With 5km of the bike still to go, these definitely shouldn’t have been the thoughts in my head, and what brought me back to the race were 3 riders absolutely blowing by me – 2 of which I had passed long ago in the first lap. As with what I saw in my race in Cozumel, and what many others have mentioned in their race blogs for other races, this was the result of a drafting train. I will reserve my comments for another blog entry, but I was not impressed with the sportsmanship of the race, both by officials and the athletes. Two of these athletes were on the same team and all three were sitting on each others wheels closer than a UCI sprint train, which made it seem tactical.


The run was definitely the biggest unknown of the race. I did some swimming and cycling in the preceding weeks, but absolutely no running workouts, and nothing lasting longer than 20 minutes of jogging. I decided to take the first of 4 run laps super easy, not looking at my GPS and running according to feel. A few guys ran past me, but I also noticed that I was passing quite a few myself. Within striking distance at each turn around I saw one runner about 300 meters ahead from the University of Toronto, and one runner about 200 meters behind me, who I knew was from Queens. Regardless of whether they were in my age group (turns out only the guy behind me was, at this race was the University/College Championship division. With 3 university students within about a minute of each other, the pressure was on and I had a little more motivation to push through whatever was to come.

After lap 1, my IT band felt fine, so I decided to pick up the intensity and give it a go. The next lap showed approximately the same gap between the dog-chase-cat-chase-mouse mini race simultaneously going on. The splits seemed to be concretely set at every turn around. Neither of us were budging on our paces and it seemed like we were all running the exact same splits. Looking back at the results, for the second lap, we ran 8:05, 8:01 and 8:02. It was a waiting game to see who would falter first. I was eagle eyed on the two runners the whole time. For me, this was the highlight of the race. The mini-race occurring within the larger overall race was really exciting and not something that I often encounter during races. Knowing I was so far back in the overall, the three of us pushing each other kept the race honest and always on our toes waiting for an attack. The guys raced incredibly and no matter the outcome, that made the race for me.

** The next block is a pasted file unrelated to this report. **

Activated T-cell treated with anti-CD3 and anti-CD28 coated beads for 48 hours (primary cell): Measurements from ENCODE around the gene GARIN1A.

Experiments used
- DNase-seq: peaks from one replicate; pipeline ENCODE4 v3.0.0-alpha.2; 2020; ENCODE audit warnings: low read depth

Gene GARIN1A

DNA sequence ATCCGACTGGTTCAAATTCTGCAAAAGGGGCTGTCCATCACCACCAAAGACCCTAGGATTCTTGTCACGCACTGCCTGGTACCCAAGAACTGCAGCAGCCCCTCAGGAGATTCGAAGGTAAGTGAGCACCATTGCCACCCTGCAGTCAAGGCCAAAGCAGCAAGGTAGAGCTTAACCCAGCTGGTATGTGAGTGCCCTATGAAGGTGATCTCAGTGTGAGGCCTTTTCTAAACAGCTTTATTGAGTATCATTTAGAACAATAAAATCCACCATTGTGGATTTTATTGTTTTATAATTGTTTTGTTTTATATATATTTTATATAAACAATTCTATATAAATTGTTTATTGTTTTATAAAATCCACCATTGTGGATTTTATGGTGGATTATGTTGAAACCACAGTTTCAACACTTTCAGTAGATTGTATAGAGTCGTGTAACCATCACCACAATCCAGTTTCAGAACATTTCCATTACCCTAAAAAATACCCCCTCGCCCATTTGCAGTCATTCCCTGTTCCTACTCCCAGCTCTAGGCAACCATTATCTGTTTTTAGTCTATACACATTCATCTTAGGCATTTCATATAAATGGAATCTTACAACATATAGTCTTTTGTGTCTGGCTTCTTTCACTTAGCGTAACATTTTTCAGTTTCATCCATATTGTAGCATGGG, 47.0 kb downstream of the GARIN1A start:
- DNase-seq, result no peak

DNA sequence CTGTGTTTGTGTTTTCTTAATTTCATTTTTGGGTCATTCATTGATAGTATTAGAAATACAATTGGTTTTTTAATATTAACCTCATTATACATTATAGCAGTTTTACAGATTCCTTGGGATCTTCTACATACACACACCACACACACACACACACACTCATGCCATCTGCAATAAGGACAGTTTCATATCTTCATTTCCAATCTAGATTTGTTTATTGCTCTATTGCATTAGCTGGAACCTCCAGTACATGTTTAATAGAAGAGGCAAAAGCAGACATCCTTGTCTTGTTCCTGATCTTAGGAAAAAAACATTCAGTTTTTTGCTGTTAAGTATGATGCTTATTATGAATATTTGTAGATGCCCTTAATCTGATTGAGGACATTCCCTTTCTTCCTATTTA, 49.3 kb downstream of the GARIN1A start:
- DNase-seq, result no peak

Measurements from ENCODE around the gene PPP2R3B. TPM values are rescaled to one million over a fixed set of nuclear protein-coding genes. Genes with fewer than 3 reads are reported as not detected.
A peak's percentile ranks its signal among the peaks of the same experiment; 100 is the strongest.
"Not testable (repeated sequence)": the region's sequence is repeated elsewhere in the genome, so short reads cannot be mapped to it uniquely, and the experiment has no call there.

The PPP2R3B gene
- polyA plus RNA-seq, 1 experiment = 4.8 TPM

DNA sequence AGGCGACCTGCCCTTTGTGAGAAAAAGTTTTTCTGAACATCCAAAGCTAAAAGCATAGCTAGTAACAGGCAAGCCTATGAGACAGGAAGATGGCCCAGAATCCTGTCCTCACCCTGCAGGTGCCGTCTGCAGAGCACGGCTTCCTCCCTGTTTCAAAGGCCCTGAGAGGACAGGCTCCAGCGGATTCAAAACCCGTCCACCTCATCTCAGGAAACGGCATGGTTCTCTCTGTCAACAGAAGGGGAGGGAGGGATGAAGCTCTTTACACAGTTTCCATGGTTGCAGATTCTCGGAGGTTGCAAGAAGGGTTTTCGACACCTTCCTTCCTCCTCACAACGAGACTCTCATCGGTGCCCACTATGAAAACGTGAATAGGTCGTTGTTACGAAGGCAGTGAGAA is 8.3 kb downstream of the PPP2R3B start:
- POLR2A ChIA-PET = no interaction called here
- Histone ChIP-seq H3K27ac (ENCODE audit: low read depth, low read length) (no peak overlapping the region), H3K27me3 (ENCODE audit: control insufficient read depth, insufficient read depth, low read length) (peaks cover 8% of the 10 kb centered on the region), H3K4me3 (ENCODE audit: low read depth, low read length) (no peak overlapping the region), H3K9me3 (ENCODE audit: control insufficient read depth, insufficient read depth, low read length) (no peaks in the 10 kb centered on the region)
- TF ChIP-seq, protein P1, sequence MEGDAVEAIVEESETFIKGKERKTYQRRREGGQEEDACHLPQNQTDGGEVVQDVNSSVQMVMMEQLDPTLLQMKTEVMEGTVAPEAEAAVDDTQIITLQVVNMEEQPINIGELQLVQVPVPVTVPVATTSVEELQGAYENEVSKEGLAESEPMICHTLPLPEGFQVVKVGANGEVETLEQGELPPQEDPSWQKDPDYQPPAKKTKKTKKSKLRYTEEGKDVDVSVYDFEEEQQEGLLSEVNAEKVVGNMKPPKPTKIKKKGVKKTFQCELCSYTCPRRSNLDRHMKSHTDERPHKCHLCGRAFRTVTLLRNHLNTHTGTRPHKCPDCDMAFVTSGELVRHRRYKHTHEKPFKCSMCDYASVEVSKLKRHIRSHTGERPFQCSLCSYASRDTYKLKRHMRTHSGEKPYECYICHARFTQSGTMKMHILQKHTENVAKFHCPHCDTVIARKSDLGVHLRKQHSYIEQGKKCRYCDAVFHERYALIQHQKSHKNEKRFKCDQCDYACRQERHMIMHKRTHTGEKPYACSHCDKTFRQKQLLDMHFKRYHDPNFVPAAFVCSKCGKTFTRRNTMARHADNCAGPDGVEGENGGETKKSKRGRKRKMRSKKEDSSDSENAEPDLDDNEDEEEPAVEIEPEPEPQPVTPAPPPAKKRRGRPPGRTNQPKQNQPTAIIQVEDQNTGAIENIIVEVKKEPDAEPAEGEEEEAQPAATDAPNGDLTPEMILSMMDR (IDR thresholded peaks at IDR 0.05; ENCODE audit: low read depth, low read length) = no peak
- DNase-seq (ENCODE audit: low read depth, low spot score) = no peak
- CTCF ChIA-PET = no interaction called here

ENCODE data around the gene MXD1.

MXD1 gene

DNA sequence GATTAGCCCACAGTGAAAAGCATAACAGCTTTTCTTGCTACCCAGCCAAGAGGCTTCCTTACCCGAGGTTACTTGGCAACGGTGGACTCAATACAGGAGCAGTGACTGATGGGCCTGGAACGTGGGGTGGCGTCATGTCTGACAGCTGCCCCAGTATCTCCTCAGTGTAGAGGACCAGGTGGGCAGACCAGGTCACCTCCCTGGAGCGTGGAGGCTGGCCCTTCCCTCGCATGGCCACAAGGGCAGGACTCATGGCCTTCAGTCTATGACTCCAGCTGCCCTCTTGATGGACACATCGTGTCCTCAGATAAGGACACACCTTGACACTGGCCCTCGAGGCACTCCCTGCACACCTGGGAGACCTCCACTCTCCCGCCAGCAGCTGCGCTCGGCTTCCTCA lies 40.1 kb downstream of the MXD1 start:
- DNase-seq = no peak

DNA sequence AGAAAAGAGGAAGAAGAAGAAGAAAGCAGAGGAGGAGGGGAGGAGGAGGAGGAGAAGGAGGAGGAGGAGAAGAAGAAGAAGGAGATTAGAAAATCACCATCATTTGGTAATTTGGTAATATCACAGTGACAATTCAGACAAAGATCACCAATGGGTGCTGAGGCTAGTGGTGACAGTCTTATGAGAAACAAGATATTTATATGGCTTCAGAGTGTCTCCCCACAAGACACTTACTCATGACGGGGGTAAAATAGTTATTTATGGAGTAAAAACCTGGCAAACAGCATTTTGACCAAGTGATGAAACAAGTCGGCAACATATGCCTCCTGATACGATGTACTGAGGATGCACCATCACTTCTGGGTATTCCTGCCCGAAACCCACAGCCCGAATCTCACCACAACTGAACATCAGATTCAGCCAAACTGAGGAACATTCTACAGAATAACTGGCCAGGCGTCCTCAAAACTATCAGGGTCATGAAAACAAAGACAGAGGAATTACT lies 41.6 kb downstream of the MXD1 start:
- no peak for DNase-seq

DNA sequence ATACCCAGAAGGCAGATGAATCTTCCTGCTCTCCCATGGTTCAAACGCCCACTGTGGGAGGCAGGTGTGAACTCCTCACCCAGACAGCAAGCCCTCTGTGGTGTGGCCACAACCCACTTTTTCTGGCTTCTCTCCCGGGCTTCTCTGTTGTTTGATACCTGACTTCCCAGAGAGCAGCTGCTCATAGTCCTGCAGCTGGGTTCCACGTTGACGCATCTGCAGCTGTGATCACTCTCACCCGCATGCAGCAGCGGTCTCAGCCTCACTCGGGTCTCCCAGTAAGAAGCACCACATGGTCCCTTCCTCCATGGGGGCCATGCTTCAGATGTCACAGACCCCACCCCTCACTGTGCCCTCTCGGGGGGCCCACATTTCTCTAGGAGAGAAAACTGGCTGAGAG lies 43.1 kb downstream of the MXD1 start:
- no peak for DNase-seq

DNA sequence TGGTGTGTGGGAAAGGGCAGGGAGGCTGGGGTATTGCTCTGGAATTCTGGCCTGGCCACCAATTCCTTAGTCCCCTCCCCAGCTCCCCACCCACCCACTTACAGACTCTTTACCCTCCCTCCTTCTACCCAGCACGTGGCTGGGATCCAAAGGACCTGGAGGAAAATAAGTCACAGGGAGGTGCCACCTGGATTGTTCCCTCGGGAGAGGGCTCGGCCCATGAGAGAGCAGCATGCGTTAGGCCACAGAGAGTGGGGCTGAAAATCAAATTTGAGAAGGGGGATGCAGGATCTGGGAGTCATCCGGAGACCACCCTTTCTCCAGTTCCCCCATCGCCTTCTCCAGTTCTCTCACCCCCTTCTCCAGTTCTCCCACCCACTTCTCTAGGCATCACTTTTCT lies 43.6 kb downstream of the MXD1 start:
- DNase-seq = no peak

At each turn around, we would all glance at each other to try to get a read on how the others were feeling. I hope I had a good poker face, but they both seemed rock solid. As we entered the third lap, and up the hill, I noticed the runner ahead of me look like he was struggling a bit. He was rocking side to side and taking smaller steps than I had been seeing. He also had a bit of a grimace on his face. At the same time, I noticed the gap to the runner behind me had grown slightly. Not wanting to get too excited or push too early resulting in a burn-out or irritation of my IT band, I tried my best to maintain pace and agreed to hammer home the final lap to see what was left in the tank. By the last lap, the Toronto runner was within striking distance. I made up ground on the uphill section at the beginning of the lap and sat a couple meters back to recover a bit. I waited until the final turn around to make my move. As we turned the corner, I saw him glance over at me out of the corner of my eye. Feeling confident, I didn’t look over at him. I surged past him with about 1km to go and made another surge just before the finishing chute.

The final result was 17th overall and 3rd in my age group (20-24). Initially after the race, I was ecstatic. My leg didn’t hurt during the run, however immediately after I stopped running, it tensed up and I was limping for the rest of the day. With the initial goal to just finish the race and hopefully get a qualifying spot, to come within a few minutes of my PB (*adjusted) was more than I could have dreamt of. But as with every race, I have the tendency to really overanalyze every aspect of the event. What if I was healthy? What if I pushed harder on the bike and run? What if I kept training through the injury, would it still be just as sore but my fitness way higher? Looking back from an objective point of view, it wasn’t a great race. Had I raced under better circumstances, I would be pretty disappointed.

The point of this blog, however, isn’t to make excuses or to seek sympathy, but quite the contrary. Given the circumstances, I really am happy with the result. What I have always loved about the sport is the ability to push yourself to the limits so see what is possible. To go beyond your expectations both physically and mentally. Going into the race with no certainty of if I would even finish or qualify, sneaking onto the podium was a huge surprise. The race certainly hurt, but it’s a small stepping stone to recovery. I’m optimistic and hungry for the rest of the season.